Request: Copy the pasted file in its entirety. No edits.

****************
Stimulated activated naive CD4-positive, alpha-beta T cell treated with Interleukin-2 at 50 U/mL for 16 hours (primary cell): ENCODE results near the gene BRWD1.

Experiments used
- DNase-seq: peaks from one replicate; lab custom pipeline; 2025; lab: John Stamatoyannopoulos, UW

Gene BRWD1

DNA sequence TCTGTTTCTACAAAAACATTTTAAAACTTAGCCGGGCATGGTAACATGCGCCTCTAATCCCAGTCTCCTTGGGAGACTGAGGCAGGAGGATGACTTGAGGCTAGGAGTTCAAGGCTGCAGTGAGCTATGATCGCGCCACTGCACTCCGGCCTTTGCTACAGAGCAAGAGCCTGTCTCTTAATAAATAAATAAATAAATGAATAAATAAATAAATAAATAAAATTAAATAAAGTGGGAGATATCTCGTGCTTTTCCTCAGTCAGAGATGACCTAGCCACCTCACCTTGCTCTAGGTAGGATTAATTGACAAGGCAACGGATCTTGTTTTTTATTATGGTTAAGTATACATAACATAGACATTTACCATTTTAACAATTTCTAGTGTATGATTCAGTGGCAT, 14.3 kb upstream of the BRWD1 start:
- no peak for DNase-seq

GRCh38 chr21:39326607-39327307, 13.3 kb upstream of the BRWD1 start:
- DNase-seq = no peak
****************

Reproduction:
Stimulated activated naive CD4-positive, alpha-beta T cell treated with Interleukin-2 at 50 U/mL for 16 hours (primary cell): ENCODE results near the gene BRWD1.

Experiments used
- DNase-seq: peaks from one replicate; lab custom pipeline; 2025; lab: John Stamatoyannopoulos, UW

Gene BRWD1

DNA sequence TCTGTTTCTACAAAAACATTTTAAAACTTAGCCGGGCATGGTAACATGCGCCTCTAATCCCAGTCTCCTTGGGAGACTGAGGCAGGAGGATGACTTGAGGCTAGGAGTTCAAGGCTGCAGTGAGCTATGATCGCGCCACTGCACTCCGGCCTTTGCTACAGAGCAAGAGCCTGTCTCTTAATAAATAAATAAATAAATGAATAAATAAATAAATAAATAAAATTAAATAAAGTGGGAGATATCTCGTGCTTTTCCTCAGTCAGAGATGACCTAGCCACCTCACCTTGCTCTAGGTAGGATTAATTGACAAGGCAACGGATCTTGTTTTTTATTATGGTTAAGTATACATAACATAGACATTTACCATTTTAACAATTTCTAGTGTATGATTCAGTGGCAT, 14.3 kb upstream of the BRWD1 start:
- no peak for DNase-seq

GRCh38 chr21:39326607-39327307, 13.3 kb upstream of the BRWD1 start:
- DNase-seq = no peak